Methi Paratha is the Indian name used to describe unleavened whole wheat bread that is stuffed with fenugreek leaves and spices. It is a widely popular variation to the regular whole wheat bread paratha and is prepared and consumed by people of different communities belonging to different regions across the Indian subcontinent.
Ingredients and Method of Preparation
Whole wheat flour and fresh fenugreek leaves are the main ingredients in this form of paratha. Some vegetable oil or clarified butter (ghee), Indian spice powders- red chilli and turmeric as well as cumin seeds, roasted & crushed fennel seeds, and salt are all the ingredients needed to make this healthy package.
With a little warm water, the above ingredients are mixed together and kneaded into a smooth and somewhat soft dough. This is rested for at least 30 minutes to an hour, portioned into equal sized balls, rolled out flat and then placed on a hot griddle and fried on both sides, drizzled with little oil till nicely golden brown.
A serving size of one methi paratha of about 65-70 g would provide-
• Approximately 90 calories per serving of which 12.6 calories are from fat.
• A total of 2.4 g of fat, with 0 g saturated fat.
• Cholesterol 0 mg.
• Sodium content 89.4 mg and Potassium content of 57.3 mg
• Total carbohydrate content of 16 g with 0 g sugar and dietary fibre being 2.1 g.
• Protein content of methi paratha is 4g.
• The estimated percentage of calories from fat is 13.6 %, from carbohydrates is 69.1% and from protein is 17.3%.
• Methi paratha is highly nutritious owing to the fenugreek leaves that provide a source of not only fibre but also vitamins A, C and minerals like Calcium, Potassium, Iron. Hence, by using olive oil in the process of making the methi parathas, it can be made into a heart healthy, diabetic–friendly meal. The glycemic index factor (a measure of the insulin response to foods on a scale of 100 using glucose as the benchmark of 100), is also favourable as green leafy vegetables have a very low glycemic value (~ 15 ) and are encouraged for use by diabetics and overweight persons alike.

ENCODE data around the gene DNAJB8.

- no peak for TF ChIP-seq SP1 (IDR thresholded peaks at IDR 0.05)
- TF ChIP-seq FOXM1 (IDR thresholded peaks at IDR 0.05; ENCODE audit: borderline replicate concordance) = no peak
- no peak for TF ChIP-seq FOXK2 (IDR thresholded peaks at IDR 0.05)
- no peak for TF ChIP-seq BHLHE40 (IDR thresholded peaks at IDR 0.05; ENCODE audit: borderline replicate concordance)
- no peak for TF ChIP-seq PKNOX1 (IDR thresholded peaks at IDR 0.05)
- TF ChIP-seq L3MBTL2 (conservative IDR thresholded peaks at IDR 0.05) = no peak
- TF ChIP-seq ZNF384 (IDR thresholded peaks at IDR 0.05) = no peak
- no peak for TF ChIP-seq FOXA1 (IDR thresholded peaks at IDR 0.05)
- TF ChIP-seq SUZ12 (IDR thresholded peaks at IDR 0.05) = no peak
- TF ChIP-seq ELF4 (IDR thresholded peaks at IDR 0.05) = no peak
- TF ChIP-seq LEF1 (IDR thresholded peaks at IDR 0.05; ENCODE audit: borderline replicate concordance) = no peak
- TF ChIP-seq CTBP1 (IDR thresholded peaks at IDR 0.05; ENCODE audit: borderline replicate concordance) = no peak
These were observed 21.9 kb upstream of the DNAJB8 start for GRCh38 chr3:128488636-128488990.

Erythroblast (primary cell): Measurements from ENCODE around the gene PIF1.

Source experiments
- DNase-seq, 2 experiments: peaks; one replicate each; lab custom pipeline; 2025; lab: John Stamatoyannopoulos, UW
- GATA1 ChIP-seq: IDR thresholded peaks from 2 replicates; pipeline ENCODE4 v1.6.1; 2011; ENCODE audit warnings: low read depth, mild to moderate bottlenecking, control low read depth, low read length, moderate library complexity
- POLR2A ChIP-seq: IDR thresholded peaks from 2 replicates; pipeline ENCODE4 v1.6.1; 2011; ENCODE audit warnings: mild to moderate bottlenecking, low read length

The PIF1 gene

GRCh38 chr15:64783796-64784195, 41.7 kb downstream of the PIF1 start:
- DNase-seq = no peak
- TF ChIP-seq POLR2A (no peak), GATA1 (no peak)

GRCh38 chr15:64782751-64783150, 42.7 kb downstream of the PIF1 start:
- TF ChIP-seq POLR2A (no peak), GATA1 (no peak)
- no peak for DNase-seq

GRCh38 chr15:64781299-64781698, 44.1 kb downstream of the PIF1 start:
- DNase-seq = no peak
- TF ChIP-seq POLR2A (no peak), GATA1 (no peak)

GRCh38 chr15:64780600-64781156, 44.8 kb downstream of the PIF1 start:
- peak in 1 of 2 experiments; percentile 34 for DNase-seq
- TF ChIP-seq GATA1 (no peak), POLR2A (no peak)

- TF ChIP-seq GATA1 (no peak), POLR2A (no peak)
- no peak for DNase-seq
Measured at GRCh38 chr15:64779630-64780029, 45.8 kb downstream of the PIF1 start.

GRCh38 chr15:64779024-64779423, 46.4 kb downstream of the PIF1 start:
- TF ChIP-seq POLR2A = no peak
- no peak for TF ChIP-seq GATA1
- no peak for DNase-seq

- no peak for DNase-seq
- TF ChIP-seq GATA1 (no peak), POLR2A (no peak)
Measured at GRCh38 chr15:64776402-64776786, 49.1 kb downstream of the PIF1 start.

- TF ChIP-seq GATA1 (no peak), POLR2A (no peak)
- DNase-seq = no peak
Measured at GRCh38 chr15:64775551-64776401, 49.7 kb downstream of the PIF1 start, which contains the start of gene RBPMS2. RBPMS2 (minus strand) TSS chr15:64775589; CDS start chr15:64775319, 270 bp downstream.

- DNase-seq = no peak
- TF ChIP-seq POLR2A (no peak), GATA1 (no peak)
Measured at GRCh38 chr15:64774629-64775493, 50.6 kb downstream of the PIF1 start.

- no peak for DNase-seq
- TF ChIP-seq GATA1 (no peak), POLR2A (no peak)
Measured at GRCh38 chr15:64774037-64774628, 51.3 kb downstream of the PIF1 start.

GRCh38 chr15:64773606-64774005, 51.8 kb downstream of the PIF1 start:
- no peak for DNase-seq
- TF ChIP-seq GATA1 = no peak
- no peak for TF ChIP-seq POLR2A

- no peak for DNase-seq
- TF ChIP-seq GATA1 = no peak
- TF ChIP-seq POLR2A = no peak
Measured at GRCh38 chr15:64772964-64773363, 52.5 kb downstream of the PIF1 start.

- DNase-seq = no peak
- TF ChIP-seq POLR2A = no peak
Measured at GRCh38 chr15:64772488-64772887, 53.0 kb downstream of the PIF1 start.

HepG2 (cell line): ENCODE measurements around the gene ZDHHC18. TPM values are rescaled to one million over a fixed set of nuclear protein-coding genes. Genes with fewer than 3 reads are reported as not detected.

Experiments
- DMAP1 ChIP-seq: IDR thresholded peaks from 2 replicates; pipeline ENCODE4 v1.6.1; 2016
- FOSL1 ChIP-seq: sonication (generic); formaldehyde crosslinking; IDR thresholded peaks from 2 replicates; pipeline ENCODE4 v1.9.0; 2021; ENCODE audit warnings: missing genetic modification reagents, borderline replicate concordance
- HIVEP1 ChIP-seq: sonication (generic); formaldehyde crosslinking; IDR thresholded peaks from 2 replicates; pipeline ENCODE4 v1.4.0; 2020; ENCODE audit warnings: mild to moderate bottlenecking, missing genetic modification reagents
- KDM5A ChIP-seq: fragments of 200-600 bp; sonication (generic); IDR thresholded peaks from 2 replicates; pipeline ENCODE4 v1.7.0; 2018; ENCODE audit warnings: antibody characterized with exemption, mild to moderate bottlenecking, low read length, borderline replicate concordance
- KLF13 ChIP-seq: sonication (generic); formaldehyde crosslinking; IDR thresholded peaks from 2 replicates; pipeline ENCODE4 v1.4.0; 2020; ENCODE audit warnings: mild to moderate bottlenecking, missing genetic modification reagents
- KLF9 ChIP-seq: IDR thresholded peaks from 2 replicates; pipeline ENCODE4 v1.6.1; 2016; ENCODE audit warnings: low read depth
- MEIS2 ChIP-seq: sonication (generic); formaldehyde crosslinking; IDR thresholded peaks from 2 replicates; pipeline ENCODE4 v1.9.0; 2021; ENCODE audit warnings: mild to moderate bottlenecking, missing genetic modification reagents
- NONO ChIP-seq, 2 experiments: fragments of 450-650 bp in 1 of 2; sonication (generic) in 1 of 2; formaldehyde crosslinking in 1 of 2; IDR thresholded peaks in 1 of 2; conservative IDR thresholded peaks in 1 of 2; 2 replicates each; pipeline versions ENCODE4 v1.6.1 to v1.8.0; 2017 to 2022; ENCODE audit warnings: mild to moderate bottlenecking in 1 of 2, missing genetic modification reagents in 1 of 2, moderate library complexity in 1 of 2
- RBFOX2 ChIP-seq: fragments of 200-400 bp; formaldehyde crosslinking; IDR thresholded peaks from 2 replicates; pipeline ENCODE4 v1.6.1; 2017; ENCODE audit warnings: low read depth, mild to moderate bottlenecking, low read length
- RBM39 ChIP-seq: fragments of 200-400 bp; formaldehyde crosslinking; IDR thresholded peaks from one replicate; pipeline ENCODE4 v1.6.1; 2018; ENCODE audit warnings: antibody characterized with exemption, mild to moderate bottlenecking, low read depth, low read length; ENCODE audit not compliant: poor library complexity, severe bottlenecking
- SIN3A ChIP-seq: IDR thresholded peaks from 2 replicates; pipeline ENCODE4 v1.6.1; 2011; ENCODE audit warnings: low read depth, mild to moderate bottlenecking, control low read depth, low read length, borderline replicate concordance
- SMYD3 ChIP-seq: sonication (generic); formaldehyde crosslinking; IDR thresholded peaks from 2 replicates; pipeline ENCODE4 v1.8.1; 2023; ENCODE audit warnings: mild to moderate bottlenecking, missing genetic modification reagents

• The protein content may be enhanced by combining different flours like bajra, ragi and soya flours each with their inherent health benefits. Bajra with high iron content has cholesterol lowering phytochemicals, B-vitamins, folate, Vitamin E, magnesium, zinc and copper and delivers an energy boost. Ragi is a source of Vitamins A, B and phosphorus and is particularly high in calcium. Soya flour with its phytoestrogens and heart healthy weight reduction functions, would result in a highly nourishing methi paratha beneficial to heart patients, diabetics, growing children, elderly persons, expectant mothers, dieters and heart patients.
• A glass of orange juice or lime juice with its high Vitamin C would promote better absorption of the Iron.
• Some fresh low fat yoghurt served along with methi paratha can introduce live active Lactobacilus acidophilus, the helpful strain of gut bacteria that promotes smooth bowel movements and prevents bloating and other digestive concerns in susceptible persons.